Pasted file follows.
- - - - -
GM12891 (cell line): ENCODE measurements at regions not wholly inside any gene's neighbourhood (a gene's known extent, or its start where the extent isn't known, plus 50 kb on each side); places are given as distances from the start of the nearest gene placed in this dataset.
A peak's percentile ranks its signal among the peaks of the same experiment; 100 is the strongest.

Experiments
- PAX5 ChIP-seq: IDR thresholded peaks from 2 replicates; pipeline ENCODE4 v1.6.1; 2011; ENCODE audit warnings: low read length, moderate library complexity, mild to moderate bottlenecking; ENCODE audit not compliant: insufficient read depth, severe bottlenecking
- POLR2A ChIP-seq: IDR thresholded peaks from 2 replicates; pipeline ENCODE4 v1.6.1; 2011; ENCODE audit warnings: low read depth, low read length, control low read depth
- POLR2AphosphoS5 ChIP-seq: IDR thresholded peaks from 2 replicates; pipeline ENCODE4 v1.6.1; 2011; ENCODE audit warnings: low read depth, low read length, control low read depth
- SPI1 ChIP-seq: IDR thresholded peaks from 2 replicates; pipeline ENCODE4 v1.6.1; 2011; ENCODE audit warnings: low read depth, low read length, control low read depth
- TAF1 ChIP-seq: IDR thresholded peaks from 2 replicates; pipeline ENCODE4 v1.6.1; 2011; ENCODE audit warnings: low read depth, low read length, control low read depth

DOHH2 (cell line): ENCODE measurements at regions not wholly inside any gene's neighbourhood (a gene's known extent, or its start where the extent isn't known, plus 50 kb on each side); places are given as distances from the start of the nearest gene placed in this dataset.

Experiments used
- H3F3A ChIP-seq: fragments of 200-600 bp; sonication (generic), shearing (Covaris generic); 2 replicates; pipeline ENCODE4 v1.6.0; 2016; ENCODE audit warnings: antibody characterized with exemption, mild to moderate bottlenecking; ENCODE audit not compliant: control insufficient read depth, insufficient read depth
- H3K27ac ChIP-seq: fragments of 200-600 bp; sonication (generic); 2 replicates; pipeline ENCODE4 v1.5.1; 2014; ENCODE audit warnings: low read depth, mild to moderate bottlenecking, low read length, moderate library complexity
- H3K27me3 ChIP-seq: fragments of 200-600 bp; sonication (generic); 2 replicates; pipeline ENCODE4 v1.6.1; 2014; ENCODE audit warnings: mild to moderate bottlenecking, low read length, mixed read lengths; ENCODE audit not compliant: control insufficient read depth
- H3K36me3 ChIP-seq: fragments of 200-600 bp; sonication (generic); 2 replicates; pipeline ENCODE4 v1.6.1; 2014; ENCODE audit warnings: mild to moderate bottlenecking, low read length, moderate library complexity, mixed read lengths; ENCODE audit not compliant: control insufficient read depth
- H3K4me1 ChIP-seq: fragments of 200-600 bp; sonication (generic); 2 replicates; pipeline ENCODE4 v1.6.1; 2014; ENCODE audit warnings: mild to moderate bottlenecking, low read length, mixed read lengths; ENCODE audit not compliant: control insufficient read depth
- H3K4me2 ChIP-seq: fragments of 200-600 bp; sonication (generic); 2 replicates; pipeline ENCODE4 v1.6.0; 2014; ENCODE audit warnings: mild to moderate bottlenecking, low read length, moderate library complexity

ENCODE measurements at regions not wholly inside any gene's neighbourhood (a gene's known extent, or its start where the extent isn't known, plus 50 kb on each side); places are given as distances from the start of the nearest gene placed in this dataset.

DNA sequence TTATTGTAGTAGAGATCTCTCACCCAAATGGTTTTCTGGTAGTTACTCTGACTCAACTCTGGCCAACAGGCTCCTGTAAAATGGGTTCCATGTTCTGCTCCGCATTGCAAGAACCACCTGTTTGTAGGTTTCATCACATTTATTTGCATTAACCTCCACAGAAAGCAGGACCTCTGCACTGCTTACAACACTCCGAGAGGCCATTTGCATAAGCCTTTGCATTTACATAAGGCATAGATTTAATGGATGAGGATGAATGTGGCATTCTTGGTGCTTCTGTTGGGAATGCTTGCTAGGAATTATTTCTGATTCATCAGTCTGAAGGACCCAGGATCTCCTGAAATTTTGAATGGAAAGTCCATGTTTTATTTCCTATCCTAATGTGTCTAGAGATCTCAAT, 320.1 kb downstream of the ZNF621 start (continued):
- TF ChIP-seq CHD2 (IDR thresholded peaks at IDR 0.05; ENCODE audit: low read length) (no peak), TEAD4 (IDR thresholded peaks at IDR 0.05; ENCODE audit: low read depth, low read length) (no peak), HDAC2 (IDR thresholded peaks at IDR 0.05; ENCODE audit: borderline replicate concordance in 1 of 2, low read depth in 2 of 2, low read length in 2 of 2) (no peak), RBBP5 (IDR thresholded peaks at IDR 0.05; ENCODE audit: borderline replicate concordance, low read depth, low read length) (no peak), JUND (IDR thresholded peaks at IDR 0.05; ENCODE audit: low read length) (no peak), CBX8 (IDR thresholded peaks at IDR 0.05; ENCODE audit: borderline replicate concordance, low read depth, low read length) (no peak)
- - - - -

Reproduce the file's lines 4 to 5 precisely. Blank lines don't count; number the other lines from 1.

- PAX5 ChIP-seq: IDR thresholded peaks from 2 replicates; pipeline ENCODE4 v1.6.1; 2011; ENCODE audit warnings: low read length, moderate library complexity, mild to moderate bottlenecking; ENCODE audit not compliant: insufficient read depth, severe bottlenecking
- POLR2A ChIP-seq: IDR thresholded peaks from 2 replicates; pipeline ENCODE4 v1.6.1; 2011; ENCODE audit warnings: low read depth, low read length, control low read depth